[EDITORIALS]A very important meetingAmid concerns over the health of the alliance between South Korea and the United States, particularly as it applies to the North Korean nuclear issue, presidents Roh Moo-hyun and George W. Bush will meet in Washington Saturday. This summit, as a top Korean diplomat puts it, “takes place when the repercussions from the rift or conflict in the alliance have increased to such a degree as to shake the identity of the Roh administration,” and “has very important implications in regard to the countries’ relations during the past 10 or more years.”
Since Mr. Roh took office and Mr. Bush was re-elected, the two countries have been at odds over Plan 5029, “strategic flexibility,” Korea’s “balancer role” in Northeast Asia, the construction of a new U.S. Embassy building in Seoul and the relocation of the Yongsan U.S. Army base. Explanations from Seoul and Washington aside, such issues have produced the public perception that conflict between South Korea and the United States has reached a peak. Such cases as the accidental deaths of two middle-school girls struck by a U.S. armored vehicle have made Seoul and Washington concerned about the soundness of the alliance. The difference in perspectives between Seoul and Washington over the North Korean nuclear issue, along with the year-long suspension of the six-party talks, has also compelled the two presidents to remove any rifts in the alliance as soon as possible.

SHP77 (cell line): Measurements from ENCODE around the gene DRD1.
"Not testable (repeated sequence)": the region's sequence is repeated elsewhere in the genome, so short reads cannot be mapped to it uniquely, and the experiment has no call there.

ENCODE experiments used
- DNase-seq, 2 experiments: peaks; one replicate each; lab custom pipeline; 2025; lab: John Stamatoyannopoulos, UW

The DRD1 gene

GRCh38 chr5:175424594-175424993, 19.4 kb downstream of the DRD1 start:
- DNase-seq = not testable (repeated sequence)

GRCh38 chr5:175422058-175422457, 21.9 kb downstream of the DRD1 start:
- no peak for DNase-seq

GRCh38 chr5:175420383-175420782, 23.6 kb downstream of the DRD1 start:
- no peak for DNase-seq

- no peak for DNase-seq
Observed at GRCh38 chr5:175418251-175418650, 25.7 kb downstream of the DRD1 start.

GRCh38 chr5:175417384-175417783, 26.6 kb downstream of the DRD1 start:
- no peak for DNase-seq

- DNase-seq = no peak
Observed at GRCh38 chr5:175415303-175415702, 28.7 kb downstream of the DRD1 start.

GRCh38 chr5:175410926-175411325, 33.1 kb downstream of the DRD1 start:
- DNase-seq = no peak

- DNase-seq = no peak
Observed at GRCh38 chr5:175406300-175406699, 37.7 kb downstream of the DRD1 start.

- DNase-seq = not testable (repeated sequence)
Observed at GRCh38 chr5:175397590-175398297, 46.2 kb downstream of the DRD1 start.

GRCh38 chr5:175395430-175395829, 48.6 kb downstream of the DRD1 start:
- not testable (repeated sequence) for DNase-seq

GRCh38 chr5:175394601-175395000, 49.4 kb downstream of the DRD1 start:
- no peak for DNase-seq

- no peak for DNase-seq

If Mr. Roh and Mr. Bush reach an agreement on the future of the alliance and the handling of the nuclear issue, and demonstrate the health of that alliance to the world, they will greatly contribute to the stabilization not just of their own countries, but of Northeast Asia and the world. It is an opportune time for such a meeting, with their defense ministers having reached an accord on Plan 5029 for dealing with a regime collapse in the North, and with contact between Pyongyang and Washington having recently resumed in New York.
The Yongsan garrison and U.S. Embassy building issues are also largely resolved, and are awaiting ratification by the National Assembly. Furthermore, South Korea is faithfully carrying out its anti-terror and war efforts in Iraq, and has also contributed financially to the Iraq war, which contributes to the building of mutual trust.
Mr. Roh and Mr. Bush should use this meeting to resolve any concerns about the alliance, and to prepare a basis for continuing this 50-year-old relationship into the new century.